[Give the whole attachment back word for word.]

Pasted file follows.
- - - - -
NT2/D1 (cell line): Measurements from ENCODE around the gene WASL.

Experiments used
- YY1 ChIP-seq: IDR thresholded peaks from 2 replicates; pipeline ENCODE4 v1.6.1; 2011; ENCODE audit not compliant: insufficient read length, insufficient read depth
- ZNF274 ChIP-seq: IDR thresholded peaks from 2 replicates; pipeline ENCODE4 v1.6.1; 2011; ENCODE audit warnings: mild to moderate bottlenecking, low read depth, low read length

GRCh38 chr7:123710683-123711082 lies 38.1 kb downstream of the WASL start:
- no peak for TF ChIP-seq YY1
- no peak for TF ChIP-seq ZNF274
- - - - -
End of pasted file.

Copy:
NT2/D1 (cell line): Measurements from ENCODE around the gene WASL.

Experiments used
- YY1 ChIP-seq: IDR thresholded peaks from 2 replicates; pipeline ENCODE4 v1.6.1; 2011; ENCODE audit not compliant: insufficient read length, insufficient read depth
- ZNF274 ChIP-seq: IDR thresholded peaks from 2 replicates; pipeline ENCODE4 v1.6.1; 2011; ENCODE audit warnings: mild to moderate bottlenecking, low read depth, low read length

GRCh38 chr7:123710683-123711082 lies 38.1 kb downstream of the WASL start:
- no peak for TF ChIP-seq YY1
- no peak for TF ChIP-seq ZNF274